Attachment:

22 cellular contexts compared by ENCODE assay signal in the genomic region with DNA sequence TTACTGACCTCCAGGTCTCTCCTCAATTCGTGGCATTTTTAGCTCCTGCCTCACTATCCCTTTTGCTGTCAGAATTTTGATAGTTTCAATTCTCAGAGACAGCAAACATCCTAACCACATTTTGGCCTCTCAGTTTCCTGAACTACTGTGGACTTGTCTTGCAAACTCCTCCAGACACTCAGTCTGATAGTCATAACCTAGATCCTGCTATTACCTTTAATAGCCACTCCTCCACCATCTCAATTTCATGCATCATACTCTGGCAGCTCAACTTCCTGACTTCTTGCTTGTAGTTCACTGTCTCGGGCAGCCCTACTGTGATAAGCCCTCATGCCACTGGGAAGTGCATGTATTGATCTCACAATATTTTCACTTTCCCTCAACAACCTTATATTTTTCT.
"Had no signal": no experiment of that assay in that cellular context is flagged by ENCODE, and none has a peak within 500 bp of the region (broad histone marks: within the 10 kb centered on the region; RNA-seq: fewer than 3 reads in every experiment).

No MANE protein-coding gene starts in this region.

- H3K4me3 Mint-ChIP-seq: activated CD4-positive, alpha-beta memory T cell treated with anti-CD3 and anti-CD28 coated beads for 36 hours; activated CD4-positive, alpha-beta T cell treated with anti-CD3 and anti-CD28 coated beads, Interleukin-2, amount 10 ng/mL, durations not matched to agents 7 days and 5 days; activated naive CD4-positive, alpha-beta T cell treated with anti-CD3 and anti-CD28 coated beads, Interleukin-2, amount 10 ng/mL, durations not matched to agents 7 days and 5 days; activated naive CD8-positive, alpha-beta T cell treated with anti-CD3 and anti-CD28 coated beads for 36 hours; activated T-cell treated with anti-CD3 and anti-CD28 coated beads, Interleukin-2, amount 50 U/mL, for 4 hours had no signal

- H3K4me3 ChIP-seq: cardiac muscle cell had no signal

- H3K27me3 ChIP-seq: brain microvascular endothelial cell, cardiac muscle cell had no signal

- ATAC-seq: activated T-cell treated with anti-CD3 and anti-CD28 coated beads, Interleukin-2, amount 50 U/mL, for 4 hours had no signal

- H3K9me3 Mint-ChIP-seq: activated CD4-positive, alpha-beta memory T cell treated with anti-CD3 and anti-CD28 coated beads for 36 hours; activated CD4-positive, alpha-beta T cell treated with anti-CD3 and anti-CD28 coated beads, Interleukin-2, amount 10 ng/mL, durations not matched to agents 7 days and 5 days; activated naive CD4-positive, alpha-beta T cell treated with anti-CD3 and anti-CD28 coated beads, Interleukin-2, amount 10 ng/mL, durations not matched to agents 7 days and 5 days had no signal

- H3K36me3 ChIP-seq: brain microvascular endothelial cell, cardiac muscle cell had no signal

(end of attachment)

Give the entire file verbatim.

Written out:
22 cellular contexts compared by ENCODE assay signal in the genomic region with DNA sequence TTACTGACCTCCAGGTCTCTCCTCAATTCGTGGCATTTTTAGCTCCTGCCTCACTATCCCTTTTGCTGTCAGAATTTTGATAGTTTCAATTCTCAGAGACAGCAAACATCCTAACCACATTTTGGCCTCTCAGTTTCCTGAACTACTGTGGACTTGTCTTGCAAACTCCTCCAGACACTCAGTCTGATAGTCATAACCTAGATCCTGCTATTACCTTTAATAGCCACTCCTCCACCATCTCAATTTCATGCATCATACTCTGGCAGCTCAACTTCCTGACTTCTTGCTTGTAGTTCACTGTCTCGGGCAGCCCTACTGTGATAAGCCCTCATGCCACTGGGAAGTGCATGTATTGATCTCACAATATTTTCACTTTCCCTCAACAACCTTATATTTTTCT.
"Had no signal": no experiment of that assay in that cellular context is flagged by ENCODE, and none has a peak within 500 bp of the region (broad histone marks: within the 10 kb centered on the region; RNA-seq: fewer than 3 reads in every experiment).

No MANE protein-coding gene starts in this region.

- H3K4me3 Mint-ChIP-seq: activated CD4-positive, alpha-beta memory T cell treated with anti-CD3 and anti-CD28 coated beads for 36 hours; activated CD4-positive, alpha-beta T cell treated with anti-CD3 and anti-CD28 coated beads, Interleukin-2, amount 10 ng/mL, durations not matched to agents 7 days and 5 days; activated naive CD4-positive, alpha-beta T cell treated with anti-CD3 and anti-CD28 coated beads, Interleukin-2, amount 10 ng/mL, durations not matched to agents 7 days and 5 days; activated naive CD8-positive, alpha-beta T cell treated with anti-CD3 and anti-CD28 coated beads for 36 hours; activated T-cell treated with anti-CD3 and anti-CD28 coated beads, Interleukin-2, amount 50 U/mL, for 4 hours had no signal

- H3K4me3 ChIP-seq: cardiac muscle cell had no signal

- H3K27me3 ChIP-seq: brain microvascular endothelial cell, cardiac muscle cell had no signal

- ATAC-seq: activated T-cell treated with anti-CD3 and anti-CD28 coated beads, Interleukin-2, amount 50 U/mL, for 4 hours had no signal

- H3K9me3 Mint-ChIP-seq: activated CD4-positive, alpha-beta memory T cell treated with anti-CD3 and anti-CD28 coated beads for 36 hours; activated CD4-positive, alpha-beta T cell treated with anti-CD3 and anti-CD28 coated beads, Interleukin-2, amount 10 ng/mL, durations not matched to agents 7 days and 5 days; activated naive CD4-positive, alpha-beta T cell treated with anti-CD3 and anti-CD28 coated beads, Interleukin-2, amount 10 ng/mL, durations not matched to agents 7 days and 5 days had no signal

- H3K36me3 ChIP-seq: brain microvascular endothelial cell, cardiac muscle cell had no signal